Hi @Gary_Ellingson, I understand! From time to time, I have experienced very ugly rhetoric on Facebook and Twitter. I have tried to charitably respond in each circumstance. In other words, not to let the attitudes of others define my approach. But, rather, to be formed by Jesus so that I can consistently be kind, empathetic, and still straightforward in my online interactions. I am hopeful that Connect will be a relational environment where we learn these habits and attitudes together - and can bring that approach into other online environments!
That said, I have had moments where, upon reflection, or thanks to private messages from friends, I have seen that I started the conversation in an unnecessarily confrontational manner. A spirit of self-righteousness, “I’m just going to be honest”, and so on, can undermine communication from the very beginning.
For instance, if there is a divisive issue being discussed in the national media, to post an article that only represents and forcefully argues for one side of that discussion, this is likely to attract people who are on ‘the other side’ to post responses that are as one-sided in their response as my initial post was in its own way. Now the divisive rhetoric has come full circle!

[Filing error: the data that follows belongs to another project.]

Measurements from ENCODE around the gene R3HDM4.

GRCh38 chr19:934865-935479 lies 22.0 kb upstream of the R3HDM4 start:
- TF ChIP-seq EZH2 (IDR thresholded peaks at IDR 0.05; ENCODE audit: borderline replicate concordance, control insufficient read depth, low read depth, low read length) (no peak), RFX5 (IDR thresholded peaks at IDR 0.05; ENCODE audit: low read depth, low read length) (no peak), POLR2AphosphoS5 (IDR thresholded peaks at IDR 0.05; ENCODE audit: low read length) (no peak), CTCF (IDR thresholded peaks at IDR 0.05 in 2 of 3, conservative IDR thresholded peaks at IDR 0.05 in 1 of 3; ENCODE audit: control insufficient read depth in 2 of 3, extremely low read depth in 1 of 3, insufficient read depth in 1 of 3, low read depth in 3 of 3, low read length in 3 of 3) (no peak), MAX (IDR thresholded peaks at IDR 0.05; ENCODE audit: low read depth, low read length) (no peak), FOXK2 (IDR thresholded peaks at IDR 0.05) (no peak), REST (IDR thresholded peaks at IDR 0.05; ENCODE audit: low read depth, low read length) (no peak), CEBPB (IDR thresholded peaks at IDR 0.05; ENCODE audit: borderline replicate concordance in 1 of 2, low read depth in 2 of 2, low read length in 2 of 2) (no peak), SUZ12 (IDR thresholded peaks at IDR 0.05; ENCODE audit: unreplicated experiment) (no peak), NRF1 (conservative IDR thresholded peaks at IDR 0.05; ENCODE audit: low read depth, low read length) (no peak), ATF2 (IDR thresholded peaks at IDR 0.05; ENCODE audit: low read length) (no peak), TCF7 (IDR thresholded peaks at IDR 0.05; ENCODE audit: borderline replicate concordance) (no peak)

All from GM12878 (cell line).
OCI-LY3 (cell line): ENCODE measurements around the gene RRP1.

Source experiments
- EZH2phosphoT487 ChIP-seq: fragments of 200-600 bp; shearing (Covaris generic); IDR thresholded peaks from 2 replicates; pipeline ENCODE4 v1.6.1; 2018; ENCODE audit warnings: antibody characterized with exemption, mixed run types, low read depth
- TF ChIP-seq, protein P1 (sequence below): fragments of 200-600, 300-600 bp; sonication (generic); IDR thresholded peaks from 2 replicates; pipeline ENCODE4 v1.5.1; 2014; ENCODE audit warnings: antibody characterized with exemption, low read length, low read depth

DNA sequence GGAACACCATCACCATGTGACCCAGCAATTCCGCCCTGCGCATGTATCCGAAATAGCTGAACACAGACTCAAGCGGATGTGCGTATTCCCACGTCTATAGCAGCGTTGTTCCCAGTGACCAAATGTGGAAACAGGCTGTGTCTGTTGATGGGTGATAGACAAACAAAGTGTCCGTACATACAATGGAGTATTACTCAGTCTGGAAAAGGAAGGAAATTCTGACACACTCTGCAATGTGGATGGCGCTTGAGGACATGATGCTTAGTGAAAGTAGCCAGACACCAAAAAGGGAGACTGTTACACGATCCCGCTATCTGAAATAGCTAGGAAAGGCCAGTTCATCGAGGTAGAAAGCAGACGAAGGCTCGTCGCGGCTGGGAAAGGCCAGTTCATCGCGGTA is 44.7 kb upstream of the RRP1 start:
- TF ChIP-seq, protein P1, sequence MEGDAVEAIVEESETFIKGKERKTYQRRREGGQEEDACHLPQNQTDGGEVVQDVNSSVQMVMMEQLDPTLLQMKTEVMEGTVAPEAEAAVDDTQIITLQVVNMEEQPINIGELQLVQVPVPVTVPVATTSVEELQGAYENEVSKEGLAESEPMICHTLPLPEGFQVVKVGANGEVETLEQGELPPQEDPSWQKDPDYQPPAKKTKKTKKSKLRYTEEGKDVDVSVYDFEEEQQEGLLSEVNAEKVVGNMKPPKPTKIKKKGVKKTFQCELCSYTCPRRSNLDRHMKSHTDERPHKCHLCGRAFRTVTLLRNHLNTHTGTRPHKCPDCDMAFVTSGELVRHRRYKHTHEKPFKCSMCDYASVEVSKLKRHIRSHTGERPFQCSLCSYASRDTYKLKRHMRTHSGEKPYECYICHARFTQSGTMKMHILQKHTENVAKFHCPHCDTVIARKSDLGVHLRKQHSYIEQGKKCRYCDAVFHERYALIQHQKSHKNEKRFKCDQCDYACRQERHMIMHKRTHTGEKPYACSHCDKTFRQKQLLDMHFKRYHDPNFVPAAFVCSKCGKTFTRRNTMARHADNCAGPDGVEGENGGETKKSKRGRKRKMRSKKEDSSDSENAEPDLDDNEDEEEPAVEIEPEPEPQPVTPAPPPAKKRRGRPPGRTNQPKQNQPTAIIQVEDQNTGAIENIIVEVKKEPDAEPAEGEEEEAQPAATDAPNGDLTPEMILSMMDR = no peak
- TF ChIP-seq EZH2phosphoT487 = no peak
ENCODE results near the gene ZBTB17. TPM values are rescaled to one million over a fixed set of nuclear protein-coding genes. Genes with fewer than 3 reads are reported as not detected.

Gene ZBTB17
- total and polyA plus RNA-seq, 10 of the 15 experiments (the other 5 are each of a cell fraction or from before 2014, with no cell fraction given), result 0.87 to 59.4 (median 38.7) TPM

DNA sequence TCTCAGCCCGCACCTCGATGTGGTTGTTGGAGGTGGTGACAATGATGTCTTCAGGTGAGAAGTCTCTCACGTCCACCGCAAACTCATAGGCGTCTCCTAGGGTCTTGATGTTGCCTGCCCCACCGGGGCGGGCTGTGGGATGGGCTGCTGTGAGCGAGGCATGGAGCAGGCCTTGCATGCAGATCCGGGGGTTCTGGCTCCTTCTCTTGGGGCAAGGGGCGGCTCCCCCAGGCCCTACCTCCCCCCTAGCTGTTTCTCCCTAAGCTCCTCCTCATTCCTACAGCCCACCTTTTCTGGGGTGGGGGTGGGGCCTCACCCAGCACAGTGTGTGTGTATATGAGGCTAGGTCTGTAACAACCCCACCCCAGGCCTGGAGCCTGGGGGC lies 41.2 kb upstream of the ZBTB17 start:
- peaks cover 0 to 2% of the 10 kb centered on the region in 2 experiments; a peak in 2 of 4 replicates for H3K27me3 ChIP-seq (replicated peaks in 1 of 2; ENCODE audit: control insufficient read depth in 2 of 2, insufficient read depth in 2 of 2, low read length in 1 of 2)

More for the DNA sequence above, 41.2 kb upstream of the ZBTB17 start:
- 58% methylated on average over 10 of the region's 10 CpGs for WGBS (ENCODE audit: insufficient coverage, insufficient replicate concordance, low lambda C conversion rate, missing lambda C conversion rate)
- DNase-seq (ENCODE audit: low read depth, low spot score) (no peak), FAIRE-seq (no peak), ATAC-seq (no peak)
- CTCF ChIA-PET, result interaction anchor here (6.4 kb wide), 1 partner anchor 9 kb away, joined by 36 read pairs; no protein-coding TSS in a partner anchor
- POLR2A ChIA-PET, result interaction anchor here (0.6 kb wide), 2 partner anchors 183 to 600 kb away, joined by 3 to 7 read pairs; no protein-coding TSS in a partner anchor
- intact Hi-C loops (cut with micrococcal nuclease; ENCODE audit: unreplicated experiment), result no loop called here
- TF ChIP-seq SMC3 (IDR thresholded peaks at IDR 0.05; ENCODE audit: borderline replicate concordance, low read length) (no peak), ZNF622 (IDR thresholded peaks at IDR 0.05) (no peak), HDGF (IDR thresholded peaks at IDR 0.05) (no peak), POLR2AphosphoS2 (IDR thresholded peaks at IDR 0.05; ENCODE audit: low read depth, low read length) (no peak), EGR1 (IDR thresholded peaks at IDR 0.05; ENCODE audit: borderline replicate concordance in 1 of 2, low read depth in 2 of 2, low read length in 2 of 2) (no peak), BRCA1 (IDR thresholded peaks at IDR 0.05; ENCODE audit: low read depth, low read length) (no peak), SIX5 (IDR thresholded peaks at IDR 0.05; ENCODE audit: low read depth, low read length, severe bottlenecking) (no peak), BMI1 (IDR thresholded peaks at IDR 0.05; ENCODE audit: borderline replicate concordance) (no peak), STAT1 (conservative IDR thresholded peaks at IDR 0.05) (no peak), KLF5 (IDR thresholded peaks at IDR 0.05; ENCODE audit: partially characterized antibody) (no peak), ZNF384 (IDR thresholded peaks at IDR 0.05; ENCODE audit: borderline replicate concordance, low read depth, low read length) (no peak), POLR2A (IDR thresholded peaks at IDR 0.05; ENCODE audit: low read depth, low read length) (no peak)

In light of this, I have tried to find ways of asking questions, charitably exploring another person’s point of view, acknowledging the good points made by people who otherwise disagree with me, and simply starting conversations in as fair a way as possible. Instead of, “I know [this group of people] will never believe it, here are the facts!” to say, “My understanding is that the following points are factually well-established. This leads me to conclude that X is the best course of action. I’m curious to hear other perspectives.”
I’d be interested to hear from you and other members of Connect - what are the best ways to start and build conversations on Facebook (and other platforms) that build trust between people with different viewpoints?